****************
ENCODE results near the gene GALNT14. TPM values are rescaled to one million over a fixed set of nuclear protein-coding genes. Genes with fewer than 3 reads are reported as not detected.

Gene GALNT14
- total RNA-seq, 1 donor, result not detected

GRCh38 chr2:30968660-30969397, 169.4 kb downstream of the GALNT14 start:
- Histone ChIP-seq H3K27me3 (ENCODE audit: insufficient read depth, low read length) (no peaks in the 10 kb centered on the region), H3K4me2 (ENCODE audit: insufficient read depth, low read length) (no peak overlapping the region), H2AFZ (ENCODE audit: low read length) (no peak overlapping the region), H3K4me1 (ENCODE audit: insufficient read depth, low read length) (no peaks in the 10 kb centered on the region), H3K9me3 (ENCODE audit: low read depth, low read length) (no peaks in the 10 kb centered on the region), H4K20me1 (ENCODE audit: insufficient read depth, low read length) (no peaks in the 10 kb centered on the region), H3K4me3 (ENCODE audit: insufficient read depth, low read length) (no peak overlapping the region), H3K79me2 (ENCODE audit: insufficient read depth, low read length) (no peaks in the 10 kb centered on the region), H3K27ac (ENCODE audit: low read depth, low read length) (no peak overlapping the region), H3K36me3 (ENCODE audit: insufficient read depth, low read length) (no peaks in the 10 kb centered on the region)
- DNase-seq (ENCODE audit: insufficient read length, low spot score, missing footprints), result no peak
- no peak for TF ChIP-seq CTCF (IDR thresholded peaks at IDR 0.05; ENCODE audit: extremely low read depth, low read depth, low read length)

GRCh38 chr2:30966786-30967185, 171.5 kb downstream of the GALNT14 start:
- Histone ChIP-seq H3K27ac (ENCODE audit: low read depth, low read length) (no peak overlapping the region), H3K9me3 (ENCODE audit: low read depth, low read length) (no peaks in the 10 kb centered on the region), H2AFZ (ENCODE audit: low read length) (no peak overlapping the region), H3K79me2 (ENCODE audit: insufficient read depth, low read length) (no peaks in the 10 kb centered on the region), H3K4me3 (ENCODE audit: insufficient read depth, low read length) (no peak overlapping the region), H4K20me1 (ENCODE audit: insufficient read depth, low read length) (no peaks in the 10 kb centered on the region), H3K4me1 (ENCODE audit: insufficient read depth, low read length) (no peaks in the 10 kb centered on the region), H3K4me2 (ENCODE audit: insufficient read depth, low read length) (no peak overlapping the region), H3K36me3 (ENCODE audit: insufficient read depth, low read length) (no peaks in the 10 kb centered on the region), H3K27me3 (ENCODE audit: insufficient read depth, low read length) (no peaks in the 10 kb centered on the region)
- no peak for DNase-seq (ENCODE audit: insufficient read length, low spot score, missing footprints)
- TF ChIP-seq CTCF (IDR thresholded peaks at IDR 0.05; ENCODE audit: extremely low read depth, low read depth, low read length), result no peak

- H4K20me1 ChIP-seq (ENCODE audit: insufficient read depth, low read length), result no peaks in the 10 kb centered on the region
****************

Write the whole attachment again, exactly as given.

ENCODE results near the gene GALNT14. TPM values are rescaled to one million over a fixed set of nuclear protein-coding genes. Genes with fewer than 3 reads are reported as not detected.

Gene GALNT14
- total RNA-seq, 1 donor, result not detected

GRCh38 chr2:30968660-30969397, 169.4 kb downstream of the GALNT14 start:
- Histone ChIP-seq H3K27me3 (ENCODE audit: insufficient read depth, low read length) (no peaks in the 10 kb centered on the region), H3K4me2 (ENCODE audit: insufficient read depth, low read length) (no peak overlapping the region), H2AFZ (ENCODE audit: low read length) (no peak overlapping the region), H3K4me1 (ENCODE audit: insufficient read depth, low read length) (no peaks in the 10 kb centered on the region), H3K9me3 (ENCODE audit: low read depth, low read length) (no peaks in the 10 kb centered on the region), H4K20me1 (ENCODE audit: insufficient read depth, low read length) (no peaks in the 10 kb centered on the region), H3K4me3 (ENCODE audit: insufficient read depth, low read length) (no peak overlapping the region), H3K79me2 (ENCODE audit: insufficient read depth, low read length) (no peaks in the 10 kb centered on the region), H3K27ac (ENCODE audit: low read depth, low read length) (no peak overlapping the region), H3K36me3 (ENCODE audit: insufficient read depth, low read length) (no peaks in the 10 kb centered on the region)
- DNase-seq (ENCODE audit: insufficient read length, low spot score, missing footprints), result no peak
- no peak for TF ChIP-seq CTCF (IDR thresholded peaks at IDR 0.05; ENCODE audit: extremely low read depth, low read depth, low read length)

GRCh38 chr2:30966786-30967185, 171.5 kb downstream of the GALNT14 start:
- Histone ChIP-seq H3K27ac (ENCODE audit: low read depth, low read length) (no peak overlapping the region), H3K9me3 (ENCODE audit: low read depth, low read length) (no peaks in the 10 kb centered on the region), H2AFZ (ENCODE audit: low read length) (no peak overlapping the region), H3K79me2 (ENCODE audit: insufficient read depth, low read length) (no peaks in the 10 kb centered on the region), H3K4me3 (ENCODE audit: insufficient read depth, low read length) (no peak overlapping the region), H4K20me1 (ENCODE audit: insufficient read depth, low read length) (no peaks in the 10 kb centered on the region), H3K4me1 (ENCODE audit: insufficient read depth, low read length) (no peaks in the 10 kb centered on the region), H3K4me2 (ENCODE audit: insufficient read depth, low read length) (no peak overlapping the region), H3K36me3 (ENCODE audit: insufficient read depth, low read length) (no peaks in the 10 kb centered on the region), H3K27me3 (ENCODE audit: insufficient read depth, low read length) (no peaks in the 10 kb centered on the region)
- no peak for DNase-seq (ENCODE audit: insufficient read length, low spot score, missing footprints)
- TF ChIP-seq CTCF (IDR thresholded peaks at IDR 0.05; ENCODE audit: extremely low read depth, low read depth, low read length), result no peak

- H4K20me1 ChIP-seq (ENCODE audit: insufficient read depth, low read length), result no peaks in the 10 kb centered on the region